copyright by Penney Peirce 2010

Sunday, July 11, 2010

Six Ways to Eat a Potato Chip: The Journey to Self-Regulation

This is part 1 of an article by John Yeager on the Positive Psychology News Daily website. I like this idea of focusing on a psychology that deals with health and functionality rather than treating abnormalities.

Strengths come from translating our values into behavior. While the science of positive psychology is relatively new, the strengths we act on are not. Focusing on strengths instead of weaknesses is also nothing new. It is founded in the timeless and enduring virtues that the Greek philosopher, Aristotle, spoke and wrote of nearly 2400 years ago. He claimed that a major purpose in life was to experience happiness through living a virtuous life. One way is to experience “excellence of activity.” When you know how to do something well and act on it, it can bring pleasure, engagement, and meaning. The more things you know how to do well, the more avenues you will have for enjoyment and flourishing.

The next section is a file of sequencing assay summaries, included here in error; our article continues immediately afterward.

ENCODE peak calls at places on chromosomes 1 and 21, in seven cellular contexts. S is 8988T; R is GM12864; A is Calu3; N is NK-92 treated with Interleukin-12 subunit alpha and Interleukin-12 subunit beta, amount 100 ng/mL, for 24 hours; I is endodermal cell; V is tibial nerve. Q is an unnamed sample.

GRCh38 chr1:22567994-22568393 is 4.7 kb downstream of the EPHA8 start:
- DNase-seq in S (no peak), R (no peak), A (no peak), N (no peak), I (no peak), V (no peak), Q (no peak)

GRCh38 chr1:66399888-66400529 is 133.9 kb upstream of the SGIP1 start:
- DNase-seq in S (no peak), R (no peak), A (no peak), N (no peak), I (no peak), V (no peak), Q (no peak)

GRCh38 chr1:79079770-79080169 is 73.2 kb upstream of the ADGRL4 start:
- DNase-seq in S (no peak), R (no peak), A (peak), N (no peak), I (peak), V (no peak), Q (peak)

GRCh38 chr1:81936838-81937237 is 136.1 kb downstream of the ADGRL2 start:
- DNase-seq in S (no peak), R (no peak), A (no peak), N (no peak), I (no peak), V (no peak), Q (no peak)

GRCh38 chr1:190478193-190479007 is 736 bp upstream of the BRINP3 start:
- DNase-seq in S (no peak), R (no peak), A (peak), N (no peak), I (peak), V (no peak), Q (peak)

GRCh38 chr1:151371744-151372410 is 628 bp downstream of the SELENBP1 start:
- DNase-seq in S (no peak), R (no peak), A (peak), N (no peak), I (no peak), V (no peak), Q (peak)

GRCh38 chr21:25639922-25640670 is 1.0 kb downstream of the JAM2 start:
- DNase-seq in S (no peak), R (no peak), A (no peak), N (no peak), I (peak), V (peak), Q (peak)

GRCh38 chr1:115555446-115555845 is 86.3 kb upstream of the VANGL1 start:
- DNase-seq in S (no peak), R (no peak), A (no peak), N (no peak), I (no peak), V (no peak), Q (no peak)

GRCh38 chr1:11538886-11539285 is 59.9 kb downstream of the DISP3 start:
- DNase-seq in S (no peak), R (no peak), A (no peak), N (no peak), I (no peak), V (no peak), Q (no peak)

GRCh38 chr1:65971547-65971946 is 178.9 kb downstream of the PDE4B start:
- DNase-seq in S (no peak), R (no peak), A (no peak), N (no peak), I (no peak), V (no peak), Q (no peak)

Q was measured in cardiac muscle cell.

Developing strengths requires time and experience. The strengths we talk of are predicated on six virtues, including the four cardinal virtues of wisdom, courage, moderation, and justice. Aristotle claimed that a virtue or strength is developed through action: “Brave people became brave by doing brave things.” He said there were six states of character development: brutishness, self-indulgence, weakness of will or caving into temptation, strength of will or mastering temptation, character excellence, and heroic excellence.

According to this model, all humans are born brutish in nature, crying for food and attention, then moving through the other stages, hopefully leading to character excellence. Because of the eventual consequences of acting brutishly, most people learn that this behavior is not acceptable to others. Therefore, most people move up the “food chain” and eventually develop a sense of self-indulgence, a trait that is more common in young people and occasionally seen in adults. Those who act self-indulgently yield to their desires and are excessive and self-gratifying.
Self-indulgent people who have come to realize that this action doesn’t serve the good of others have taken a large step in the development of their characters. However, they may still be weak of will and succumb to temptation. Even though they still can’t change their behavior, they intellectually know how they should behave.